The Most Influential Theologian You’ve Never Heard of

Who is Josef Kleutgen (1811-1883)?  The name is not a household name, except in my household!  I’ve recently completed a book manuscript—The Pope and the Professor: Pius IX, Ignaz von Döllinger, and the Quandary of the Modern Age—and Kleutgen figures quite prominently in it.  He was arguably the ablest student of Thomas Aquinas in the [Read More…]

Because Xmas really is Xpian…

This is from my Anxious Bench archives. I originally posted it December 2, 2015. But it seems still relevant and useful, so enjoy it for Xmas 2016 too. I literally stumbled across St. Bride’s church in London this summer. Walking down Fleet Street toward St. Paul’s Cathedral, I was considering eating at Ye Olde Chesire [Read More…]

That REALLY Old Time Religion

Over the past few months, I have posted quite a few items on the subject of possible pagan survivals into medieval and even modern societies, as indeed has my Baylor colleague Beth Barr. I stand by everything I have written in those pieces – but I really have some questions that remain open. They are [Read More…]

Dispelling Darkness: A Christian Paradox

Tis the season. Christmas music is everywhere. I’m not a complete Grinch when it comes to Christmas music, but really… “Baby, It’s Cold Outside”? So much wrong with this… I do sing Rudolf and Frosty with my kids, and I actually enjoy listening to my daughter pound out carol after carol from her beginning piano [Read More…]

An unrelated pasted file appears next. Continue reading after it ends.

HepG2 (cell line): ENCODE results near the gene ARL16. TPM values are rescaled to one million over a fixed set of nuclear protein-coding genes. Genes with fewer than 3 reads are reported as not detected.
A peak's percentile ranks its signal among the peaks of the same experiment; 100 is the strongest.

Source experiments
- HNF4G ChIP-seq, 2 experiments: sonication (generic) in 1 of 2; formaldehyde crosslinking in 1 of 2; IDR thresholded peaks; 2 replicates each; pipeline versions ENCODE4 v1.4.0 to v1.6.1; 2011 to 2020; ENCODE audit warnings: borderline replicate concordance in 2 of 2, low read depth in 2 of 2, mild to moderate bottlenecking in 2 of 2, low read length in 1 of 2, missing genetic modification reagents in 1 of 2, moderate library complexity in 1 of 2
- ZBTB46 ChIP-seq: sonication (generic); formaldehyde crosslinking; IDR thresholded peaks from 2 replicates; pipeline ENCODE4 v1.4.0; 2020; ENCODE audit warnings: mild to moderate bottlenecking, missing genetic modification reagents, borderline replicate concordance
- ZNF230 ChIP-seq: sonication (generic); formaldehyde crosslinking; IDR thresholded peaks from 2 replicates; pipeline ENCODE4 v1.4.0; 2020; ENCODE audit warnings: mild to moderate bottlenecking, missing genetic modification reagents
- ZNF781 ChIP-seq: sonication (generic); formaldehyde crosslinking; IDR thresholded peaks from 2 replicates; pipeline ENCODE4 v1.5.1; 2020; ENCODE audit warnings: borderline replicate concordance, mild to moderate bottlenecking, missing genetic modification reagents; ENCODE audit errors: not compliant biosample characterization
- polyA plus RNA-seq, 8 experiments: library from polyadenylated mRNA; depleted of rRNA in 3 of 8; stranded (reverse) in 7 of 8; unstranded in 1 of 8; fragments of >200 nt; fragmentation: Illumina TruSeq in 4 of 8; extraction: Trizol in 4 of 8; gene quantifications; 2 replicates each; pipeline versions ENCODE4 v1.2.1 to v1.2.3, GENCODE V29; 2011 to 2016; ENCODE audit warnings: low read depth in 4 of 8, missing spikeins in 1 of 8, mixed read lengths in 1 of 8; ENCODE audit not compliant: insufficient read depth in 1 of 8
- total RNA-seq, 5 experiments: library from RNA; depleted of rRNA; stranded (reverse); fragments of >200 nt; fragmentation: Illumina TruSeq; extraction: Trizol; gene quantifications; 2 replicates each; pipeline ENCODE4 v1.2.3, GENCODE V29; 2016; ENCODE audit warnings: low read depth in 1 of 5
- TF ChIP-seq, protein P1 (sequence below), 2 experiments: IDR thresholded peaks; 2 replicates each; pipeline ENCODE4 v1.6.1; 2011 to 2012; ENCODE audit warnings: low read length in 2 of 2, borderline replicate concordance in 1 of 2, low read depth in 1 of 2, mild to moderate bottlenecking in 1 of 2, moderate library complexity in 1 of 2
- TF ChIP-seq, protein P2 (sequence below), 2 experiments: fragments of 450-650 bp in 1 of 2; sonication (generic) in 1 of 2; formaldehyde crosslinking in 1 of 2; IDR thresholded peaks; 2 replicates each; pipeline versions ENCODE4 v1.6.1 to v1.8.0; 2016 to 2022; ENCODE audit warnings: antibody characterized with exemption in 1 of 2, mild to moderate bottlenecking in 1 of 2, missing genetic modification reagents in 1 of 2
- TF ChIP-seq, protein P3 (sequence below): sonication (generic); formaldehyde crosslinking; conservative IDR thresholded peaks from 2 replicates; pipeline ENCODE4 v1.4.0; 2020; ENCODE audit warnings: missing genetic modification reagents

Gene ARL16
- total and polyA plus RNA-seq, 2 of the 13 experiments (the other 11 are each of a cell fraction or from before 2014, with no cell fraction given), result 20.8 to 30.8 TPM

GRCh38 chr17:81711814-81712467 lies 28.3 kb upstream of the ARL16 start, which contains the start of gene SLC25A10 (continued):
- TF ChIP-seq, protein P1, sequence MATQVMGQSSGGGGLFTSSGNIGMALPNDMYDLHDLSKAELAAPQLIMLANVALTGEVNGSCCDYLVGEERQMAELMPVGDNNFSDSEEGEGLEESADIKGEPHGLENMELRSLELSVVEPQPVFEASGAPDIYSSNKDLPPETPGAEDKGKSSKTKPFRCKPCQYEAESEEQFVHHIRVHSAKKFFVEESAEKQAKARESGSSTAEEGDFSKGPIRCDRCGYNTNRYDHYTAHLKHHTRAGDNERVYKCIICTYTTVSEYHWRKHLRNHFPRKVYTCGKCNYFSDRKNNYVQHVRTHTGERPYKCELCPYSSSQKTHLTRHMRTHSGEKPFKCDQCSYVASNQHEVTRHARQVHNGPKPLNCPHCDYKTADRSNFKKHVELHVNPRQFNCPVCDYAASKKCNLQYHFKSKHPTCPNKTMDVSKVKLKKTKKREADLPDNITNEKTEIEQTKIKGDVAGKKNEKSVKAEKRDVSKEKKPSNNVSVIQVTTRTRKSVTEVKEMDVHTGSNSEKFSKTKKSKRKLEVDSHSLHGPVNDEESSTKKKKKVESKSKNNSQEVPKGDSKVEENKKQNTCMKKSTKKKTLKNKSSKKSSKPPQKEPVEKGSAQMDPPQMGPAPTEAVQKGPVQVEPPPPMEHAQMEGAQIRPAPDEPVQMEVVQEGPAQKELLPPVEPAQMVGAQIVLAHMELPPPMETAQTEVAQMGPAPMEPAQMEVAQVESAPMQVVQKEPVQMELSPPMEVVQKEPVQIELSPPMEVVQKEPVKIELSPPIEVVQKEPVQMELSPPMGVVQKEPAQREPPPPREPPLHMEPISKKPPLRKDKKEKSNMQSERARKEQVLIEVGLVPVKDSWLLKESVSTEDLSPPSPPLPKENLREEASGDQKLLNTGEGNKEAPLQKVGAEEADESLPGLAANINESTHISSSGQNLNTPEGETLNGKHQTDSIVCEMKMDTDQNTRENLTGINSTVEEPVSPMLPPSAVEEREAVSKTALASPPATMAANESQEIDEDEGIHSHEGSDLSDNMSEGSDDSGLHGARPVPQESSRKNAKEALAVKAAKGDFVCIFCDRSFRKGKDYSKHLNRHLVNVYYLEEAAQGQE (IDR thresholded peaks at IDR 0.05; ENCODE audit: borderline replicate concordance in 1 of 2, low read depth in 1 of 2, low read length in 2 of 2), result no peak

The Peace of Christmas during the Pain of Life

In the far west of England, almost to Wales,  the medieval spire of St. Alkmund’s parish church reaches high above the old city of Shrewsbury. One “vane” of A.E. Housman’s immortal line: “High the vanes of Shrewsbury gleam islanded in Severn stream.” Although a modern town of 72,000, Shrewsbury still looks very medieval. More than [Read More…]

A Very Nazi Christmas

Under National Socialism, Christmas in Germany featured a mix of de-Christianized traditions, neopagan rituals, and gendered stereotypes. [Read more…]

Mel Brooks and Teaching European History

I dearly love Mel Brooks as a comedian, but I do have some quarrels with him as a historian. In explaining that remark, I’ll return to the point I made recently about teaching European history to Americans, and some of the basic and quite counter-intuitive ideas you need to get across at a very early [Read More…]

The Problems of Writing Biography (Part 3 – Evidence and Imagination)

Why historians and biographers must often tell stories imaginatively, on the basis of relatively little evidence. [Read more…]

A Different World: Teaching Americans about European History

I have often taught courses focused on Europe, or in which Europe plays a substantial role (for instance, about the Second World War). Through the years, I have identified common themes where students need some help and additional explanation, and I usually introduce these in my first couple of sessions. I offer some of the [Read More…]

The Saint as Marriage Counselor

One of the greatest Celtic saints was Colmcille, or Columba, who lived from c.521-597. About a century after his death, the scholar Adomnán of Iona composed a Life of the great saint, which is a treasury of information about the society and religious life of the time. Here, I want to explore one particular story, [Read More…]